Medically reviewed by Dr. Stacy Hengisman MD and Felice Ramallo MSRD.
What is PCOS? If you take a look at Allara’s blog, you’ll see we’ve gone in depth on popular topics that surround PCOS, like the connection between nutrition, PCOS, and fertility, how exercise can help manage PCOS, thyroid health, and much more. But if you’ve only recently begun to suspect that you have PCOS, or you just got a positive diagnosis, navigating all the information and research out there can feel a little overwhelming, to say the least.
That’s why we’ve created this article to cover the fundamentals of PCOS, so whether your next step is to book a video consultation with a physician at Allara, get blood work done, or find the care plan that’s right for you, you’ll have the information you need to help you make informed, confident decisions.
Here’s what you can expect to know by the end of this article:
- What Is PCOS
- Most Common Symptoms of PCOS
- What To Do If You Suspect You Have PCOS
- Resources To Visit Next
Let’s dive in.
What Is PCOS?
PCOS stands for polycystic ovarian syndrome. It’s a reproductive health condition (sometimes referred to as an ‘endocrine disorder,’ but these terms essentially mean the same thing) that is characterized by an imbalance of hormones.
Understanding the root cause of PCOS, where it comes from, and what researchers believe is the evolutionary reason behind it is too expansive for this article, so we’ll give you the Cliff’s Notes version of what PCOS entails:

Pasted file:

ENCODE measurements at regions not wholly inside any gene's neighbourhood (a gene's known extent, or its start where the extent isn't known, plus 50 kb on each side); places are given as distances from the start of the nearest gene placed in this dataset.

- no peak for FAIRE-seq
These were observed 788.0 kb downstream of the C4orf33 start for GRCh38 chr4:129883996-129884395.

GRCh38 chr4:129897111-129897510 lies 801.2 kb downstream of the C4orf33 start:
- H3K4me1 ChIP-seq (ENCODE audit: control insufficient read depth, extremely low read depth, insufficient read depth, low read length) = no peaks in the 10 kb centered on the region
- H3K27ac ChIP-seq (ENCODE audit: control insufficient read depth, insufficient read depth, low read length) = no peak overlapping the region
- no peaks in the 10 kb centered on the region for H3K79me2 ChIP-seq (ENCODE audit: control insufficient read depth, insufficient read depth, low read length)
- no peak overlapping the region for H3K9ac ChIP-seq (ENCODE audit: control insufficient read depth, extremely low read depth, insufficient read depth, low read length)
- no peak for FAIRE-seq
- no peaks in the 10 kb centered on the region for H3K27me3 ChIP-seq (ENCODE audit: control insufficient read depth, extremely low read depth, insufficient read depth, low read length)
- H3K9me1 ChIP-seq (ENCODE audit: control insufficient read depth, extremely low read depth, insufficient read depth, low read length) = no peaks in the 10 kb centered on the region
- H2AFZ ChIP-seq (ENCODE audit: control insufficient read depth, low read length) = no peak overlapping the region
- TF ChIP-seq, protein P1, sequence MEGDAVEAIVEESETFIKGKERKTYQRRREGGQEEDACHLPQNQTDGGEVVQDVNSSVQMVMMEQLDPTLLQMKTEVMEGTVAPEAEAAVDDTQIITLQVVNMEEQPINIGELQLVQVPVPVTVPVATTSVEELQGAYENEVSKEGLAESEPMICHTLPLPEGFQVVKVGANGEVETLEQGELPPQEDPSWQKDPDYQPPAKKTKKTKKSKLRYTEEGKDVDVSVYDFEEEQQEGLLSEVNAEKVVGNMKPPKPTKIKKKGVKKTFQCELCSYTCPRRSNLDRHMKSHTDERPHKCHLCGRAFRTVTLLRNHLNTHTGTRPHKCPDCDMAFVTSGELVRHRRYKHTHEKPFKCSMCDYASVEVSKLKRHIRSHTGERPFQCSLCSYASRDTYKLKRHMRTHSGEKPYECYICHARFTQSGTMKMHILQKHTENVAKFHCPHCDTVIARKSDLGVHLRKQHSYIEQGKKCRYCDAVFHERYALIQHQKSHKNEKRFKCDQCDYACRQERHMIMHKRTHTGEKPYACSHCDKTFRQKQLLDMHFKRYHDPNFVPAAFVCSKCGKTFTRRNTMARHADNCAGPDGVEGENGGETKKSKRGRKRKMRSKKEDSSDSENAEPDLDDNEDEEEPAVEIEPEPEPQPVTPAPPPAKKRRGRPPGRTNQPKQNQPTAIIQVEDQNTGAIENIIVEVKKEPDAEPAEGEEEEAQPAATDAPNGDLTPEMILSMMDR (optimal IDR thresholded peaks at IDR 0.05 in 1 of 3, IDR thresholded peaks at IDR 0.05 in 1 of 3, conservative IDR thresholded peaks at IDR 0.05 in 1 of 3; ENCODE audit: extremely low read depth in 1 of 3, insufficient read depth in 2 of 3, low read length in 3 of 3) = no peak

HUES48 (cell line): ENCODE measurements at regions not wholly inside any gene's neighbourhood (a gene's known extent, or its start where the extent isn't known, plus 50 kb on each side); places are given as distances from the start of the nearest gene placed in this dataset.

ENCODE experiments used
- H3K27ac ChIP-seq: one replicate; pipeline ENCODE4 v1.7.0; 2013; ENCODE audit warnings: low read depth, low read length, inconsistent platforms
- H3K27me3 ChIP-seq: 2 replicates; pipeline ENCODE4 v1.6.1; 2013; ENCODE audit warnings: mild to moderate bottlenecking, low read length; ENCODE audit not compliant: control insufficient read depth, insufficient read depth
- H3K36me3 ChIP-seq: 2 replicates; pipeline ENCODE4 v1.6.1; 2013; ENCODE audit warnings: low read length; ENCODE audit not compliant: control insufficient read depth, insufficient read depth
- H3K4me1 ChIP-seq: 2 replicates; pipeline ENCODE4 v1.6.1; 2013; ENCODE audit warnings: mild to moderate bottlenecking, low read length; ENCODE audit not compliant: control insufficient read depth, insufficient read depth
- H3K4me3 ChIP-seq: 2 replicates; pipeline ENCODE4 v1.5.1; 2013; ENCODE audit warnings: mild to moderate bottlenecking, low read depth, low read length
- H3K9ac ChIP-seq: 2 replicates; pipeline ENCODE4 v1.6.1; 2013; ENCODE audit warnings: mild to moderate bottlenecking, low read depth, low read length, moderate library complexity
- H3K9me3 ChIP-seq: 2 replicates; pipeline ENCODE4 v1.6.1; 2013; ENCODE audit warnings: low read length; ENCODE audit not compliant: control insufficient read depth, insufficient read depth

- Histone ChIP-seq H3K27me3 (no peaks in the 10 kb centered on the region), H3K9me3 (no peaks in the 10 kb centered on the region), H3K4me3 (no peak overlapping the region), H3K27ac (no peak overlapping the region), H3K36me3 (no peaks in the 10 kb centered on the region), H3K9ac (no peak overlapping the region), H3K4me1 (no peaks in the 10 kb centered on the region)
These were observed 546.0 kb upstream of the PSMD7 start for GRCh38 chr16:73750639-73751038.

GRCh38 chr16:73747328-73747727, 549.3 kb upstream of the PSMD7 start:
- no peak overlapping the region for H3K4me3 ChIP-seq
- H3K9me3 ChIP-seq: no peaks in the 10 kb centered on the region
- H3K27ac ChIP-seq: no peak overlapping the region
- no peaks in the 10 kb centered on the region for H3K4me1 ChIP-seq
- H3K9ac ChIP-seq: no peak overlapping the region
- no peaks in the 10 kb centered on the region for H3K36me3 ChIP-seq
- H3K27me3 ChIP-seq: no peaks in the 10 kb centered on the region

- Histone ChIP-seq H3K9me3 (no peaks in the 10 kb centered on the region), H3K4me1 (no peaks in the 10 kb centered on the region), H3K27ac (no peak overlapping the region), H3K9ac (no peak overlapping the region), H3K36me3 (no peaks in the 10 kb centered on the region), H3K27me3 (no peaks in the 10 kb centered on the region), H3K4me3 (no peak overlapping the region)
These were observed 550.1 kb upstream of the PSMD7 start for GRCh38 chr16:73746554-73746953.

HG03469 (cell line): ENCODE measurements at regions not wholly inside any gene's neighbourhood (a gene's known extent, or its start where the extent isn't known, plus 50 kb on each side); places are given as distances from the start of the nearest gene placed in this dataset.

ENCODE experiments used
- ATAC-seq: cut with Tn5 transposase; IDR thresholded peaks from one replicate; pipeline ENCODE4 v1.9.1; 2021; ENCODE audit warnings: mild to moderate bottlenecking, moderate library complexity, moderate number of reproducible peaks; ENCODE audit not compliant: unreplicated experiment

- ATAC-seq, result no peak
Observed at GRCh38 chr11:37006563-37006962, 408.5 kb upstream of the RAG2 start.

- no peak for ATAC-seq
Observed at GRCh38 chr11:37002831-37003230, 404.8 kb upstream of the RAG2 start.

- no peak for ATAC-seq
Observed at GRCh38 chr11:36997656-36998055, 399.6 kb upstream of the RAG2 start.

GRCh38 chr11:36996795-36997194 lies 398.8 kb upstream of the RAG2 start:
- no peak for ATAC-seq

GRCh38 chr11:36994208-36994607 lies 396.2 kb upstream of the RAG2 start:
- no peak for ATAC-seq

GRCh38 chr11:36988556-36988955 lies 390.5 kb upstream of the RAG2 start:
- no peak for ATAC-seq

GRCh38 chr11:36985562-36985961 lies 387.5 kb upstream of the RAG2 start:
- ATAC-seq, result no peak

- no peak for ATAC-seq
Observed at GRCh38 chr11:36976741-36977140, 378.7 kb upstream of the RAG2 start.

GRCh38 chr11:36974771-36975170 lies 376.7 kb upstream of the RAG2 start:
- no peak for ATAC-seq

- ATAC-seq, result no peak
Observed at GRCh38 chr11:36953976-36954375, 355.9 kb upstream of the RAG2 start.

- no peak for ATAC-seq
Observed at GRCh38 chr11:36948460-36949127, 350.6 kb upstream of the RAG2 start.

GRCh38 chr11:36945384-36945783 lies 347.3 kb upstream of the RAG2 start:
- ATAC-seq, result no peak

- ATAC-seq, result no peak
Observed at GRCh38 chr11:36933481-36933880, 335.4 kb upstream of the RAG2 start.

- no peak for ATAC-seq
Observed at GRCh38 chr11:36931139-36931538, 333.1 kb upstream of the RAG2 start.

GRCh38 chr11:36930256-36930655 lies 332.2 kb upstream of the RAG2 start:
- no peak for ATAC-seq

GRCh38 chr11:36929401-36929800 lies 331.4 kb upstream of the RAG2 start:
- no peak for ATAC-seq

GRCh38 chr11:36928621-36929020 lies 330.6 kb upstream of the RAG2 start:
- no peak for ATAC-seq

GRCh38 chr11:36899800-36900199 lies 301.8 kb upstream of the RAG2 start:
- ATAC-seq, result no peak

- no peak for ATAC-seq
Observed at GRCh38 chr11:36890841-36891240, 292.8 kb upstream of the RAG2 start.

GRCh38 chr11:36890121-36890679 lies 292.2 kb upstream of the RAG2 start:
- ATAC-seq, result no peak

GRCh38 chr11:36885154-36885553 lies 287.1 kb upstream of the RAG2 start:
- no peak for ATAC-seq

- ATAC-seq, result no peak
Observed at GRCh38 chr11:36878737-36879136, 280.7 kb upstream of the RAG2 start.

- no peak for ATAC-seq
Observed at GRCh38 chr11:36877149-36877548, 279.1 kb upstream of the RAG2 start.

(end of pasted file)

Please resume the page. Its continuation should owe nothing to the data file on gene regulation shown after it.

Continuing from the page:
- Typically women with PCOS have higher levels of androgens (male sex hormones) than women without PCOS, and they often also display insulin resistance.
This idea can be confusing at first – how are hormones related to insulin? Well, scientists are beginning to think that this hormonal imbalance and glucose intolerance exacerbate one another. Specifically, high insulin levels prompt the ovaries to produce more testosterone, leading to symptoms such as facial hair and acne, while also driving lower sex hormone binding globulin (shortened to SHBG) levels, which can contribute to signs of excess estrogen.
This brings us to our next point:
- Women with PCOS also have elevated levels of estrogen than women without PCOS.
Wait, so PCOS drives excess male sex hormones (testosterone) and excess female hormones (estrogen)?
Unfortunately, yes. This is why women with PCOS can simultaneously experience signs of high testosterone (think acne, hair loss, excess hair growth), as well as high estrogen (painful periods, heavy menses, and sore breasts).
Most Common Symptoms of PCOS
PCOS symptoms vary from person to person, but the most popular signs of an underlying PCOS diagnosis often include:
- Hirsutism (excess hair growth)
- If you find dark, thick hair on your cheeks, chin, breasts, stomach, chest, and backs of your thighs, this could be a sign of androgen excess
- Hair loss
- We mentioned excess hair growth in the point above, so this sounds like the complete opposite – unfortunately, this hair loss relates to thinning on the head. This hormonal-driven hair loss is often referred to as ‘androgenic alopecia’ or female-pattern hair loss, and is characterized by thinning or balding on the crown of the head, in particular around the middle part. Unlike male-pattern hair loss, women usually don’t see entire balding, with the front hairline preserved.
- Acne, particularly cystic acne, on your cheeks and chin can be a result of androgen excess, which often promotes increased oil production.
- Unexplained weight gain
- More than half of women with PCOS are overweight, and they often find it difficult to lose this unexplained weight gain, at least in part thanks to the accompanying insulin resistance.
- Irregular or absent periods
- If your periods occur closer than 21 days apart, or you go more than 35 days between periods, this is a sign of an irregular cycle. If you don’t have periods at all, this may be a sign you aren’t ovulating. One of PCOS’ main implications is that it disrupts your ability to ovulate regularly.